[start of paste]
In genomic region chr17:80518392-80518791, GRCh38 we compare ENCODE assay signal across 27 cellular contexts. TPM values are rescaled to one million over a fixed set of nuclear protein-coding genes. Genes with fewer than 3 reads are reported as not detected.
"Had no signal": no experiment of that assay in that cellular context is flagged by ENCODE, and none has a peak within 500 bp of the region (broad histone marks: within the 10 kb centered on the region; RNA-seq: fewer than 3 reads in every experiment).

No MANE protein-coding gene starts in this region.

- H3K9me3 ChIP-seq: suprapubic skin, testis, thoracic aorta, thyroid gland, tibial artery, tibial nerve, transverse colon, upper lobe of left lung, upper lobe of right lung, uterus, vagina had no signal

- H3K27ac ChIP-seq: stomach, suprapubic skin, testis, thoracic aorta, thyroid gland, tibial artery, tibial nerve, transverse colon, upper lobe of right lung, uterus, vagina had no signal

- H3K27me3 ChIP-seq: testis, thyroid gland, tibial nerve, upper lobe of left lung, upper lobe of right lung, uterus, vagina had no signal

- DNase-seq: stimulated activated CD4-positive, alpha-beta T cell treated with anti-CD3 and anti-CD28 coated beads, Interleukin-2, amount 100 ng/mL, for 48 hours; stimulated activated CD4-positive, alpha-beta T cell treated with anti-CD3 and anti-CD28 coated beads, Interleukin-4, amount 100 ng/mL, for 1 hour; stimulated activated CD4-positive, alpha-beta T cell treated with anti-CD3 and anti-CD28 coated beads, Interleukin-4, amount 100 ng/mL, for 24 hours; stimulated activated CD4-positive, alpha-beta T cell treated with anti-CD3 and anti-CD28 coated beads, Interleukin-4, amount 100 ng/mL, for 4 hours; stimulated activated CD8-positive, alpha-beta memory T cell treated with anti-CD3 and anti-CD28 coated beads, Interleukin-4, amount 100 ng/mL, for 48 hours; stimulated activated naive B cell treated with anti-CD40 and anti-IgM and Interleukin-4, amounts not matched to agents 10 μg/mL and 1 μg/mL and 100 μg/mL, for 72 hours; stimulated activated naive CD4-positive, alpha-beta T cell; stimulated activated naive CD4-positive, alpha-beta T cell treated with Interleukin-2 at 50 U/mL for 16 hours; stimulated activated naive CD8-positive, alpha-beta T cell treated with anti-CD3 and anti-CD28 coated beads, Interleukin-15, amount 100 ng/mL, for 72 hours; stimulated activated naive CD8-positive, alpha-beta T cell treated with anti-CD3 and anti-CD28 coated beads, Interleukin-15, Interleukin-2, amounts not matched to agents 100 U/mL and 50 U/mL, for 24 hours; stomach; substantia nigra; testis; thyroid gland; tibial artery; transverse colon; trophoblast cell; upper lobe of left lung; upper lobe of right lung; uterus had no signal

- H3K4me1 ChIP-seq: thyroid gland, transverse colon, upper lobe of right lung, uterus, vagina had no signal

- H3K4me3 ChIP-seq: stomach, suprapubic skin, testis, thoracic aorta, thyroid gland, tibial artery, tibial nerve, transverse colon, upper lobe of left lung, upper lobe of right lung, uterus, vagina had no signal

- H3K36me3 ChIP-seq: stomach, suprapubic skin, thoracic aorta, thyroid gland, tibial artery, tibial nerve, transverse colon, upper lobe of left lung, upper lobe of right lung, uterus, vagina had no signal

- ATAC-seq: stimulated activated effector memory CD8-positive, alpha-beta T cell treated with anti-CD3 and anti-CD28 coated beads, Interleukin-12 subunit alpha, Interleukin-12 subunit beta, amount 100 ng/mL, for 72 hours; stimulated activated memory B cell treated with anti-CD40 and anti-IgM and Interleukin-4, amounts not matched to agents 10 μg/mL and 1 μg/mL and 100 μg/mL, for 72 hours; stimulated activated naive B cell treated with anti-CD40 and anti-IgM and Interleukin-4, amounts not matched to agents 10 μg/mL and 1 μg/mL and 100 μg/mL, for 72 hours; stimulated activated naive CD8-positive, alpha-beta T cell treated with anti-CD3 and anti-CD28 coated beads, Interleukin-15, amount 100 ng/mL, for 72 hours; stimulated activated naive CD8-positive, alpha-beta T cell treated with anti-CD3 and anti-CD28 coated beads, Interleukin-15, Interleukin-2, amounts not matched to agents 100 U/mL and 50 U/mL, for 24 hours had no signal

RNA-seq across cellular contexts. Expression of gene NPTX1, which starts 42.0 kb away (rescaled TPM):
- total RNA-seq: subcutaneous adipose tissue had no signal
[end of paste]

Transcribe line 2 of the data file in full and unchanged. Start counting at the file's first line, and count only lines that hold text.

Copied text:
"Had no signal": no experiment of that assay in that cellular context is flagged by ENCODE, and none has a peak within 500 bp of the region (broad histone marks: within the 10 kb centered on the region; RNA-seq: fewer than 3 reads in every experiment).